Saturday, 21 April 2012

New grammar section in O- and N-level English from 2013

Editing component part of changes to secondary school exams next year
By Stacey Chia, The Straits Times, 20 Apr 2012

STUDENTS sitting the English language papers in the O- and N-level examinations from next year will be tested on grammar in one section.

In this new component of Paper 1, they will be required to spot and correct grammatical errors in a short piece of written text.

Students should take no longer than 10 minutes on this part of the paper, which will make up 5 per cent of the marks.

All in, the English language examination at the O and N levels will have four papers - the oral, the writing, the comprehension and a new listening examination, which was previously only for students in the Normal (Technical) stream.

Aside from the introduction of the editing component, other changes will be made to the English language papers.

The listening examination is one. In this new paper, students will have to show their understanding of audio recordings.

Another change is to the comprehension paper, which will be tweaked to include a section testing a student's understanding of visuals, for example, advertisements.

The new editing component in Paper 1 comes as a result of an English language syllabus review done in 2010, which brings a renewed emphasis to grammar and spoken English, said a Ministry of Education (MOE) spokesman.

Between 1991 and 2001, however, the teaching of grammar had been de-emphasised; during that decade, rules binding the language were taught in a more contextual way, that is, only incidentally, when topics in class lent themselves to it.

This means that, although grammar was still an important component of the syllabus, it was not on a prescribed list of areas teachers had to cover.

MOE explained that this was because it recognised that, by 1991, English had attained the status of a first language in the national school curriculum.

A thematic approach was thus recommended in the teaching of grammar, and the focus was on developing students' linguistic and communicative skills.

By 2001, however, based on feedback from teachers, the explicit teaching of grammar was revived through the use of various types of texts; the 2010 revision to the examination format is an extension of this.

Ms Serene Lai, head of English in Kranji Secondary School, said: 'A sound knowledge of the grammar of a language is essential to using the language to communicate effectively.'

She said that although the teaching of English in schools has always involved teaching grammar and vocabulary alongside reading and writing, some areas may not have been given enough emphasis.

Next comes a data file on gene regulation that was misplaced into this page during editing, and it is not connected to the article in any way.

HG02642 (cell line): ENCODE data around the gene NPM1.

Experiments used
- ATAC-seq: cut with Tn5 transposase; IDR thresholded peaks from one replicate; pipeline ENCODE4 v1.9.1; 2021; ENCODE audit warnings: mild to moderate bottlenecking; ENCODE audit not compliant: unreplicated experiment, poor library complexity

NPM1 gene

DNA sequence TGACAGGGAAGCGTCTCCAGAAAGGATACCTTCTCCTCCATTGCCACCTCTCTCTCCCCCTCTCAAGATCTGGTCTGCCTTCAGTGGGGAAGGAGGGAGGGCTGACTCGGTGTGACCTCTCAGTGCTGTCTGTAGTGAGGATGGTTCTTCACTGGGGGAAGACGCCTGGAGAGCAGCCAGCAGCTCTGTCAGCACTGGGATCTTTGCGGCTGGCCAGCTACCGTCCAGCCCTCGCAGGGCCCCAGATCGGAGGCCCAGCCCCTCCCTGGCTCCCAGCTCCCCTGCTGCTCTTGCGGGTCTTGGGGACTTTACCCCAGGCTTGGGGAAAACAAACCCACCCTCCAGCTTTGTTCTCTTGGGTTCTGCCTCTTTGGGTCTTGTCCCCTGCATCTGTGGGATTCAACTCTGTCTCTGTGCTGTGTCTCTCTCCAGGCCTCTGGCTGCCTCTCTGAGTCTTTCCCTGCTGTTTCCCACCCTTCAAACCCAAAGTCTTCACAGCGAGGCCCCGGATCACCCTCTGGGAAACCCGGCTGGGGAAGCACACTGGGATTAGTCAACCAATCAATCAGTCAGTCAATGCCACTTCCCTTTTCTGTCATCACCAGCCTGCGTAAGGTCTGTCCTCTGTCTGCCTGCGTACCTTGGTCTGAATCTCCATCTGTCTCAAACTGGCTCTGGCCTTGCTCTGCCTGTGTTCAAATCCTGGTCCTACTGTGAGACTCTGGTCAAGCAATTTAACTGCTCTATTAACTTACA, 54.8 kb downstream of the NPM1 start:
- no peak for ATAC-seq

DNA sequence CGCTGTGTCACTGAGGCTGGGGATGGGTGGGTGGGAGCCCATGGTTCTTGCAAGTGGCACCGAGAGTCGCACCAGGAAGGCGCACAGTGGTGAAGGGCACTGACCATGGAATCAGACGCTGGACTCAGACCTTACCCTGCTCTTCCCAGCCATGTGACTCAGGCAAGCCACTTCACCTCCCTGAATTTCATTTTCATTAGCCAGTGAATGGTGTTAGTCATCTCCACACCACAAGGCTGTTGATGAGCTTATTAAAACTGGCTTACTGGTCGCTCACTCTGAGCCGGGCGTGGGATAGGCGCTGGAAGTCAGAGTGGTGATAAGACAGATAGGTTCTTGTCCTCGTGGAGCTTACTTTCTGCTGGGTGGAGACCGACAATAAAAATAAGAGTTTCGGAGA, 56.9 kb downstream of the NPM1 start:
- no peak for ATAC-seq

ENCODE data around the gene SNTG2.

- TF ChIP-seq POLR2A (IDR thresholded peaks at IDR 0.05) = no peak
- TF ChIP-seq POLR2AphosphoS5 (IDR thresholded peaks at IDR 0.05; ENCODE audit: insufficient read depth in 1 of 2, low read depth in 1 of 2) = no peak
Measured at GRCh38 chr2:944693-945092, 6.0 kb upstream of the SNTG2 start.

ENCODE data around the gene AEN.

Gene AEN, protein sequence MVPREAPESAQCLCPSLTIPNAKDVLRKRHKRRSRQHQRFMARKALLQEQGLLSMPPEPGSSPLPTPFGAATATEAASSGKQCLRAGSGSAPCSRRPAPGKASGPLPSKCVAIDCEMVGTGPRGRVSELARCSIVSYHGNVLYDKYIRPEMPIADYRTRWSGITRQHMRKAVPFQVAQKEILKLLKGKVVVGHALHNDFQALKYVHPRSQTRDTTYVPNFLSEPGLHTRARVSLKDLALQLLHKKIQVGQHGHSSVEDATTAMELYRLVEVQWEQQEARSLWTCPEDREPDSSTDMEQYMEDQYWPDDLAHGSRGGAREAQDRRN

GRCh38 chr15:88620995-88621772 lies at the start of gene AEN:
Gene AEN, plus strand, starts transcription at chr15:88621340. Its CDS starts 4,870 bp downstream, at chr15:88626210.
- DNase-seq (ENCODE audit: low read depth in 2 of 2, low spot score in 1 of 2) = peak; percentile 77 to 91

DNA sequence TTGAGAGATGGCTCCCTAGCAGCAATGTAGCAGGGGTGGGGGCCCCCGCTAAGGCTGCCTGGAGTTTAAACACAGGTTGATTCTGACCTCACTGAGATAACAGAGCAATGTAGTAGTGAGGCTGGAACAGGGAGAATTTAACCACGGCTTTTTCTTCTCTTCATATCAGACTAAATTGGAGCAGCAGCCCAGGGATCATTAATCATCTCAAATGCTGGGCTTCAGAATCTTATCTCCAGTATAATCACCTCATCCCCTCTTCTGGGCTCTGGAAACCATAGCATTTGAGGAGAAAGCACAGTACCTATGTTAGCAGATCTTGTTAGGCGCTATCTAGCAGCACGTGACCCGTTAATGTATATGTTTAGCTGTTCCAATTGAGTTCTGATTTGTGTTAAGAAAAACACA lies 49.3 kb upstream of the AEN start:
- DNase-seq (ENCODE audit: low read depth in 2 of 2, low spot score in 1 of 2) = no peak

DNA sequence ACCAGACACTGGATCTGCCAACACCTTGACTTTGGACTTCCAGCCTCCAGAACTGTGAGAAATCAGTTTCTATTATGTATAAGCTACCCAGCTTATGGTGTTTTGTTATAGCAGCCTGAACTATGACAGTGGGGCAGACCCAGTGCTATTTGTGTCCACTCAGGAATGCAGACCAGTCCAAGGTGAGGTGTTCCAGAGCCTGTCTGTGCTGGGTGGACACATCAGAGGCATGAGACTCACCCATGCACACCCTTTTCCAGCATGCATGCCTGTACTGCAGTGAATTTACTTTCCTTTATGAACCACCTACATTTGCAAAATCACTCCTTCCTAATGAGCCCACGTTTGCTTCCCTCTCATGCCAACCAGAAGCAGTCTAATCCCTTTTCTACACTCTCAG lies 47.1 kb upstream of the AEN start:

Mrs Puja Dada, head of English at CHIJ Secondary (Toa Payoh), said that being able to edit one's own writing is a skill that would be useful throughout one's career and life.

Teachers say they have been preparing their students for the new editing component since it was announced in 2010.

Ms Lai said she has exposed her students to a variety of material, usually written in an argumentative style, and has drawn on passages from magazines such as Time and National Geographic in the exercises she gives them.

'Some students have more difficulty with this section, but with practice, they should improve,' she said.

Housewife Julia Looi, 47, whose son is in Secondary 3 in Maris Stella High School, is apprehensive about the changes to the English papers.

'Students used to be able to refer to the 10- year series as a guide, but now, with this new system, they have no way to judge the level of difficulty, as this will be the first time they are sitting it.'

Secondary 2 student Lucas Hsu, 14, said his English teacher started giving out editing exercises this year.

He said those who read widely have fewer problems with the editing section, so he plans to read more to familiarise himself with sentence structures.

'My friends who read a lot need only about five minutes to edit a two-page article. I take at least 15 minutes and still don't do as well,' he said.


Grammar: New section where students must spot errors and edit short written text

Listening: Students must show understanding of audio recordings

Comprehension: Will now include section testing understanding of visuals, such as advertisements


'My friends who read a lot need only about five minutes to edit a two-page article. I take at least 15 minutes and still don't do as well.'
Secondary 2 student Lucas Hsu, 14


'Students used to be able to refer to the 10-year series as a guide, but now, with this new system, they have no way to judge the level of difficulty.'
Housewife Julia Looi, whose son is in Secondary 3

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